13. S01.E01: Welcome to the Hellmouth

    So, I've seen selections from this one a couple more times (YT is throwing a lot of fresh "reaction" vids at me) and one thing I noticed is that when Buffy "attacks [Cordelia] with a stick" and then CC says she has to call "everyone I have ever met" and pulls out her cell phone, not only is it not a smartphone (obviously), it's not even a flip-phone; it's the old cordless handset type and Cordelia is actually having to telescope out the antenna, so that she can get a signal. Damn, it really is 1997 back then, isn't it?
  14. Buffy Calendar

    Wow, I had no idea Angelo had passed so young. Not even 33. Sigh. Checking out his IMDb, I see that he was in The Rookie (2002), the Disney biopic of Jim Morris, who was out of baseball before being talked into giving it one last try and ended up making it to the big leagues at the age of 35 or so. (Dennis Quaid played Jim.) In the same supporting cast was Chad Lindberg (Dave, I Robot You Jane), so they had a little "Team BtVS" reunion on the set, I guess. Sad to realize that Angelo's story ended at an age before Jim Morris's even truly began. Bye, Chris. (Maybe the EMTs should have tried jumper cables? I mean, just in case…)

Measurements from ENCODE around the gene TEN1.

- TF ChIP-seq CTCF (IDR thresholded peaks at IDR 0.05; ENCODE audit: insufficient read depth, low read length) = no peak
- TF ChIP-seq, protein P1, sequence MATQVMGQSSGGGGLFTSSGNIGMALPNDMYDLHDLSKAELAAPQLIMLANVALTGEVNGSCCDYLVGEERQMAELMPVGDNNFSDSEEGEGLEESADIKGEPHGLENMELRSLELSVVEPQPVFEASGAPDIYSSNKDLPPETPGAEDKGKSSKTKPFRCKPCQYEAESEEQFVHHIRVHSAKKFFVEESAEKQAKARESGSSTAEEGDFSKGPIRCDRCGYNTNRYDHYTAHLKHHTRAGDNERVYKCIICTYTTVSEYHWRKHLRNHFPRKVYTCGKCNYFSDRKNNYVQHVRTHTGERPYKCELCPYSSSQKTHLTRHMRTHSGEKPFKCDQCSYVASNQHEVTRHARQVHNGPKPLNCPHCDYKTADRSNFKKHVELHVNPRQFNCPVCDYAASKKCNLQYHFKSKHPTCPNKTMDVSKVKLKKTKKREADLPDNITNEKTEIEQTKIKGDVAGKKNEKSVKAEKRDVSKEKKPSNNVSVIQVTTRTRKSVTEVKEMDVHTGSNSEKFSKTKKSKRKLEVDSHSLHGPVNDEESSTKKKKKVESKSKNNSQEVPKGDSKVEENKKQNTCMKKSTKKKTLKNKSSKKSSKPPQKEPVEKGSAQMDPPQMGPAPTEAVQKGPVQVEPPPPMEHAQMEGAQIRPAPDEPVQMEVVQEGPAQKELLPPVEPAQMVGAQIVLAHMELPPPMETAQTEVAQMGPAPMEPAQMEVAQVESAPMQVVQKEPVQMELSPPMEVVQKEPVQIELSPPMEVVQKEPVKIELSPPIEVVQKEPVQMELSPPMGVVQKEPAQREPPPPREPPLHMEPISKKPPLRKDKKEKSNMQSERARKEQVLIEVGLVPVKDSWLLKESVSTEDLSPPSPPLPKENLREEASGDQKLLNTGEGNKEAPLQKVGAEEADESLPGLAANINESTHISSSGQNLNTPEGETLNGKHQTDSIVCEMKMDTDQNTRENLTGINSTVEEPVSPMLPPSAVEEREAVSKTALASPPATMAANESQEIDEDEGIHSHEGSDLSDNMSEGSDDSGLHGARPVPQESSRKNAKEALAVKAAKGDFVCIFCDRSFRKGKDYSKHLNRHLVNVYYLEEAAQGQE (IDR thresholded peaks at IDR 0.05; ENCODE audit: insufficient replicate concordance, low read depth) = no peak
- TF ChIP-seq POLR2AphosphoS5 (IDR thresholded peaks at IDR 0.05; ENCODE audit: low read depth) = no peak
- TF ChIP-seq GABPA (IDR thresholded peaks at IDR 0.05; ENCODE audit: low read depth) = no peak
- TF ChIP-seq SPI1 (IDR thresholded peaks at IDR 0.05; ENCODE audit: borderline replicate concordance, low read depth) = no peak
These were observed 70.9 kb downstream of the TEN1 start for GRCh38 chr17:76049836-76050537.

15. S03.E17: Enemies

    To be fair, the vampires don't seem to prowl residential neighborhoods that often, since there's no guarantee prey will be available as it is near the Bronze, and there's that pesky "invitation" issue. The Three chase Buffy back to 1630 Revello in Angel, and "Fork Guy" was using Weatherly Park as a hunting ground in Teacher's Pet, but that still seems rather different from the evil undead being all "let's check the Harris place, maybe the kid's camped out in back tonight", IMO.